December 5, 1982: The day Chris Evert won the Australian Open to complete the career Grand Slam

Every day Tennis Majors looks back to the biggest moments in tennis history. On December 5, 1982, Chris Evert defeated her biggest rival, Martina Navratilova, to complete the full set of all four majors

Chris Evert, Ball FILA Cup 1983 Chris Evert – Lloyd (USA) – Ball FILA Cup 1983 – 10.05.1983 – Tennis – Femme femmes – largeur action 00713408

What exactly happened on that day

On this day, December 5, 1982, Chris Evert won the Australian Open title for the first time, defeating world No 1 Martina Navratilova, in the final (6-3, 2-6, 6-3). Evert, who had been the most dominant player on the Tour between 1974 and 1980, was only attending the event for the third time in her career, having finished runner-up in 1974 and 1981. 

The players: Chris Evert and Martina Navratilova

  • Chris Evert: Ice cool, the best baseliner of all time

Chris Evert was born in 1954 in Florida. Coached by her father, she developed a game based on consistency, keeping her opponents away from the net with her deep groundstrokes, and punishing them with great passing shots if they were to take the net carelessly. She obtained her first remarkable result at the age of 16, reaching the semi-final at the US Open (defeated by world No 1, Billie Jean King, 6-3, 6-2). In 1973, at the age of 18, she finished runner-up at both Roland-Garros and Wimbledon, beaten by the two best players in the world, King and Margaret Court. In 1974, she eventually claimed her first and second Grand Slam titles, prevailing against Olga Morozova in both Roland-Garros and Wimbledon finals. She finished the year as world No 2, winning no less than 16 tournaments, gaining media exposure by starting a romance with Jimmy Connors. In 1975, she continued her winning streak on clay, triumphing at the French Open for the second time, defeating her future biggest rival in the final, Martina Navratilova (2-6, 6-2, 6-1), and she also won the US Open, who was played on clay for the first time (defeating Evonne Goolagong in the final, 7-5, 4-6, 6-2). She became the first world No 1 of the newly established WTA rankings, and she held that spot without an interruption until 1979. In 1981, although her dominance was challenged by Navratilova and Tracy Austin, she had accumulated 11 Grand Slam titles and reached the final of every major tournament she attended since her semi-final loss at Wimbledon, in 1975. She was almost unbeatable on clay, and she she completed a winning streak of 125 matches on red dirt, between 1973 and 1979. However, all through 1981 and 1982, she saw Navratilova taking a hold on the Tour and, although she added a 12th major title to her list of achievements at the 1982 US Open, Evert lost the world No 1 spot in June.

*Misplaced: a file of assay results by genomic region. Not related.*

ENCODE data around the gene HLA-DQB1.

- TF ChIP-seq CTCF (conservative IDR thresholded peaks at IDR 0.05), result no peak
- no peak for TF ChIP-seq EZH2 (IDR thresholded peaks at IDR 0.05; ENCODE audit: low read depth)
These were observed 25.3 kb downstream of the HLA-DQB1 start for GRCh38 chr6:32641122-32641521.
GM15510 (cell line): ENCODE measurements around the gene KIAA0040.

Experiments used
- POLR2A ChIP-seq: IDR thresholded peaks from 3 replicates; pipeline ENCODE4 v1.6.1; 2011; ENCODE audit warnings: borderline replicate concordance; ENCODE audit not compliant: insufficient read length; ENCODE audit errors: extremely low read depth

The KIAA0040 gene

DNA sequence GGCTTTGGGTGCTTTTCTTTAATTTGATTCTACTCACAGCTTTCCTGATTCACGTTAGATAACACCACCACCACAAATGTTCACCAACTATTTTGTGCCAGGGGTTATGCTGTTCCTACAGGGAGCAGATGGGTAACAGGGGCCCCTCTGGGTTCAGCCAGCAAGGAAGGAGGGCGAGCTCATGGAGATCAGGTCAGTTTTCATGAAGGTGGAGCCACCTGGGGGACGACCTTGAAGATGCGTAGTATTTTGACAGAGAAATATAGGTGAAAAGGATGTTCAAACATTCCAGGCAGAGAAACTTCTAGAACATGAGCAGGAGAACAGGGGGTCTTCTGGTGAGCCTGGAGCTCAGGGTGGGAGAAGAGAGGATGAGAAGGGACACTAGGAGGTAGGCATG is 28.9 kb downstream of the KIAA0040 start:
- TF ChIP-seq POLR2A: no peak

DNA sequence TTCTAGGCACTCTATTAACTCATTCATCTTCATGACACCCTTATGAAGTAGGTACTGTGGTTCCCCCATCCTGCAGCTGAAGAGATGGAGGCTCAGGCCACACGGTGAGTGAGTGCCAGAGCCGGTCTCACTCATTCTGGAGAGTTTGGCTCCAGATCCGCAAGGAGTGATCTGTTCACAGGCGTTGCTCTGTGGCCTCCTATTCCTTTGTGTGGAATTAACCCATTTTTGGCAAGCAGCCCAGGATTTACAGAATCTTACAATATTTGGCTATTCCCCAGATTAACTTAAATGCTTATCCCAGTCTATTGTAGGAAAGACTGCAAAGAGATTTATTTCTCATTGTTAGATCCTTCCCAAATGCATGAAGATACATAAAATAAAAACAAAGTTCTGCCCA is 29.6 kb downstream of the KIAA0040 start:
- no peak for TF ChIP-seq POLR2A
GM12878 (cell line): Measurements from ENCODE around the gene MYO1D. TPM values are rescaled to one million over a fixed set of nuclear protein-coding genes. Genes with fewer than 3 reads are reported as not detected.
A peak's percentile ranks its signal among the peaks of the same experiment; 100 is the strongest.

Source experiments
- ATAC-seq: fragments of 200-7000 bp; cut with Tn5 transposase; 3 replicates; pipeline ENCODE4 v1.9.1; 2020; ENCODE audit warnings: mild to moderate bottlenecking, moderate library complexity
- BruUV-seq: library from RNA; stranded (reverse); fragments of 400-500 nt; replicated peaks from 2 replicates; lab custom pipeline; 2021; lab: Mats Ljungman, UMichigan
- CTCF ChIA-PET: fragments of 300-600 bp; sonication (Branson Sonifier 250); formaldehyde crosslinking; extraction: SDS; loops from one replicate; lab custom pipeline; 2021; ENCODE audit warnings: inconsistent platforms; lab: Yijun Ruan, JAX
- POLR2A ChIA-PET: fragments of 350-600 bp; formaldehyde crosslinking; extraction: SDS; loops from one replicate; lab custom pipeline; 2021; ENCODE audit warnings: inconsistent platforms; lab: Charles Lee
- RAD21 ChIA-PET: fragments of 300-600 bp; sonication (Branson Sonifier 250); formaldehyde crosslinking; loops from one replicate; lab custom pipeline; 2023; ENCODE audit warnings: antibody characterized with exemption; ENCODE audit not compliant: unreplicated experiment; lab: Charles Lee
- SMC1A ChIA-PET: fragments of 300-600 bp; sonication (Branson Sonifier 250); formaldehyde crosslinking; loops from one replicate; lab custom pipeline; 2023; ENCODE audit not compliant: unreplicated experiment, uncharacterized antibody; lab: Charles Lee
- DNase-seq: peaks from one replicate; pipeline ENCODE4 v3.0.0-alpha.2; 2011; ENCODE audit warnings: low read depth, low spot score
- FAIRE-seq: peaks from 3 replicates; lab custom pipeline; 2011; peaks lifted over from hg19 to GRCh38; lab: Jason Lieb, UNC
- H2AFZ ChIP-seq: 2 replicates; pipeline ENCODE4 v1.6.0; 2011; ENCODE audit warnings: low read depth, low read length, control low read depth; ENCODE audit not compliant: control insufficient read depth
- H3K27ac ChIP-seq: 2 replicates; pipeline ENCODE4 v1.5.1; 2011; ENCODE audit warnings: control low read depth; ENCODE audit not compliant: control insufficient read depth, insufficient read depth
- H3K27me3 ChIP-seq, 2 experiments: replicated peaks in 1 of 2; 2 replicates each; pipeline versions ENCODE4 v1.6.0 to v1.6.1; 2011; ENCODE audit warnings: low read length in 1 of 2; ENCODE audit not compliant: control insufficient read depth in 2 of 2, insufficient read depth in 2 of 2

• Martina Navratilova: Left-handed, serve and volley genius

In 1982, Martina Navratilova, born in 1956, seemed to have taken the edge over her old-time rival, Chris Evert. The Czech had turned pro in 1975, reaching the finals at both the Australian Open (defeated by Evonne Goolagong, 6-3, 6-2) and Roland-Garros (lost to Evert, 2-6, 6-2, 6-1). In the following years, she established herself in the top 4, winning 22 tournaments, but it was not before 1978 that she finally claimed her first major title at Wimbledon (defeating Evert in the final, 2-6, 6-4, 7-5). Shortly after, she became world No 1 for the first time, but at the US Open, she was eliminated in the semi-finals by 16-year-old Pam Shriver (7-6, 7-6). The following year, she defended her title at the All England Club (defeating Evert, 6-4, 6-4), but at the US Open, she was once again stopped in the semi-final round by a young rival, Tracy Austin (7-5, 7-5). In 1980, she won 11 tournaments on the Tour, but her Grand Slam results were disappointing, and she finished the year as world No 3, behind Evert and Austin. At the time, she was in the process of becoming an American citizen, and she was also criticised for her lack of fitness and her appeal for fast foods. In early 1981, a cruel loss against Evert (6-0, 6-0) was the wake-up call she needed to fully commit to her career. She won five of the six following encounters with her rival and claimed three Grand Slam titles in less than12 months to become the undisputed world No 1 in June 1982.